Transaction and Regulatory Committee Housing Committee Federal Committee
This material is for discussion purposes only and has not been approved by the Transaction and Regulatory Committee, Housing Committee, Federal Committee, Executive Committee or the Board of Directors.
Issue: Should C.A.R., in conjunction with NAR, comment on proposals to utilize securitization to fund bulk purchases of Real Estate Owned (REO) properties which will be rented?
Action: Optional Lenders and investors have announced it is their goal to roll out the first of these financial instruments by the end of 2012 or the first quarter of 2013.
Options: 1. Take a “SUPPORT” position 2. Take an “OPPOSE” position 3. Craft recommendations for a REO to rental security program 4. Take no position
Background: Over the last year, hedge funds, investment banks, and other large investors have increased their purchase of single-family REOs for the purpose of renting out and selling at a later date. To date, these have been individual purchases or small bulk sales. Since the U.S. government proposed a REO-to-rental bulk sale program back in August of 2011, real estate and securities investors have considered how to finance as many bulk sale transactions as possible. One of the ideas that has recently gained significant attention is the proposal to create a REO-to-rent security. Moody’s, Standard & Poor’s, as well as others have already analyzed this idea.
Currently the government has not stated they will continue with a bulk sale of their REO’s following an analysis of their REO-Initiative pilot program. However, even if the government does not continue to utilize the FHFA REO-Initiative, there is the possibility that lenders and servicers of non-agency loans (both in portfolio and in private label securities) will see this as an opportunity to expediently unload nonperforming assets from their books.
Questions still remain as to how a security backed by a REO-to-rental program would work. Some of these include: • Is income to the investor provided by rental income only or does it include property appreciation? • Is the security canceled out as properties are sold or are those properties simply replaced? • How can the security be tranche for different risk pricing? • Will investors want geographic diversity or geographic concentration within a given pool? • What are the tax implications? • How will the properties be managed?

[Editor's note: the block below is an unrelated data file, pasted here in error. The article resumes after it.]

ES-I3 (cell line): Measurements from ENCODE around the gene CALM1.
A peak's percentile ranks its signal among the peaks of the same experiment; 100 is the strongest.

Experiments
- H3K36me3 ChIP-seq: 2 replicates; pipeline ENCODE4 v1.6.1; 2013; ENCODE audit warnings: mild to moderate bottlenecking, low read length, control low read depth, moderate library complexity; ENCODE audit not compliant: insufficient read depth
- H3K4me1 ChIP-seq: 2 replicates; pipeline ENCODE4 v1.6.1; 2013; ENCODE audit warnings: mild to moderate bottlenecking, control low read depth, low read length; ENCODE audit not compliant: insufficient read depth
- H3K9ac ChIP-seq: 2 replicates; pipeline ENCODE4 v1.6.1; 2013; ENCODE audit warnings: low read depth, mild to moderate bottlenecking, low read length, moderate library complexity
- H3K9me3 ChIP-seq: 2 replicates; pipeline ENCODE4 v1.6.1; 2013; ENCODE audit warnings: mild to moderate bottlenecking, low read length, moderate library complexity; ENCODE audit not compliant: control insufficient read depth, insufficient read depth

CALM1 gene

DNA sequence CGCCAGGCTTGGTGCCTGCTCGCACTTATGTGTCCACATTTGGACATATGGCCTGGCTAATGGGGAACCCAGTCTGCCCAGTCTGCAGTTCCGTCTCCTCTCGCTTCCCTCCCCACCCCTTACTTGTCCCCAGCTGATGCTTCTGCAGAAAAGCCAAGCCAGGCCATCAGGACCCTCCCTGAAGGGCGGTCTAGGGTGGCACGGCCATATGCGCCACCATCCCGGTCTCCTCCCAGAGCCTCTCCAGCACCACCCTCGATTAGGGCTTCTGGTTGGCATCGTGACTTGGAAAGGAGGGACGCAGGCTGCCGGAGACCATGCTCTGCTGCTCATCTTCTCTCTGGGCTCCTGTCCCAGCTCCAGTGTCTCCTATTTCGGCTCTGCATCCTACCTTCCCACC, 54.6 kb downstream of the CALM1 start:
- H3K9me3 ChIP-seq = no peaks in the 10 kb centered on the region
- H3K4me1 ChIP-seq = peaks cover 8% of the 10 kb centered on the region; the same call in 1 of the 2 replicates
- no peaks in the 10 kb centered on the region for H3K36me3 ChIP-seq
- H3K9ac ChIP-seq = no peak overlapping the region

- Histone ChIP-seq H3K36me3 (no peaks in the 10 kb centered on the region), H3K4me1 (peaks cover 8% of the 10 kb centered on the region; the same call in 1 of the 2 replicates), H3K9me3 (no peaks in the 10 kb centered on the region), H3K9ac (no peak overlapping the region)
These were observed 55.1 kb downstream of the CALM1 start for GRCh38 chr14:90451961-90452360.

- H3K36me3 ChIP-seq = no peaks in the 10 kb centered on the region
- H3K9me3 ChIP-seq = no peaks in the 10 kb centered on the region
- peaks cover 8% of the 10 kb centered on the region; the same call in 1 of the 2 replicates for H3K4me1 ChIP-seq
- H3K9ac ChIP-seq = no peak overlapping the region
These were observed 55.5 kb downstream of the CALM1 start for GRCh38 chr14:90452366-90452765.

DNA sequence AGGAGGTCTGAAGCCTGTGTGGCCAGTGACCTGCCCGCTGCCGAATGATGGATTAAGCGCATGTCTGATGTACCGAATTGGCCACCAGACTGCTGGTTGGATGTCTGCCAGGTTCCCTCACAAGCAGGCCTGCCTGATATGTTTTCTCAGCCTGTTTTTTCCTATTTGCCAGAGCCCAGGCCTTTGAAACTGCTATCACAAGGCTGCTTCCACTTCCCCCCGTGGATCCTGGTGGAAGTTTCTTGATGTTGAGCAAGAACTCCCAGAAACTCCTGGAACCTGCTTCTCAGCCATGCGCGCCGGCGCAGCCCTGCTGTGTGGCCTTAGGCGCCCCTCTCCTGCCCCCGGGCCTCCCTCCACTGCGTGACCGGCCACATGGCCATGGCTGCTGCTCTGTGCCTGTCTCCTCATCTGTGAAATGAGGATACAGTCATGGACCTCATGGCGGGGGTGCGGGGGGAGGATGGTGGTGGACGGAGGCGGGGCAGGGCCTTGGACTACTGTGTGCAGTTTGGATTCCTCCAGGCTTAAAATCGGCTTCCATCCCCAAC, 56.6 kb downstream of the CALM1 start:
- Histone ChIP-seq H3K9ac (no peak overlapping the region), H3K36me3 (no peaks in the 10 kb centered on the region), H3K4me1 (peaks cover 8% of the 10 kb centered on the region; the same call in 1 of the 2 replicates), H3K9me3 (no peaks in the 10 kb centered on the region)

Support: Supporters of this proposal say: • REO-to-rental securitization is a market based approach to absorbing excess inventory. • It allows the market to address the high number of foreclosures on an economy of scale. • It provides an additional avenue of real estate investing for Wall Street besides Real Estate Investment Trusts (REITs). • With the current low interest rates offered on Government Treasuries, Wall Street is looking for safe investments with higher returns. This type of investment is seen as meeting this need.
Opposition: Opponents of this proposal say: • This is not necessary. The creation of these instruments will create a permanent market for what is a temporary problem. Additionally, small mom & pop and medium size investors are providing enough demand to absorb California’s supply of REO inventory. • Once these homes are in the security, how long will they be off the market? This is a pivotal question since these are single-family residences, many of which are entry level residences which cannot be replaced in California because of the high-cost of construction. • Because some cities have a stronger rental market than others, there is a strong possibility that the capital provided by these securities does not go to neighborhoods that need this program the most. • In order to provide a continued supply of REOs, this program will promote foreclosures over modifications.
C.A.R. Policy: C.A.R. does not have specific policy on the creation of a financial instrument to securitize REO-to-rentals.
C.A.R. has policy opposing the bulk sale of REO properties that were financed by government guaranteed loans. C.A.R. does not oppose the bulk sale of non-agency and/or private label security REOs.
NAR Policy: NAR has not taken policy on this issue.
Should C.A.R., in conjunction with NAR, “OPPOSE” proposals to utilize securitization to fund bulk purchases of Real Estate Owned (REO) properties?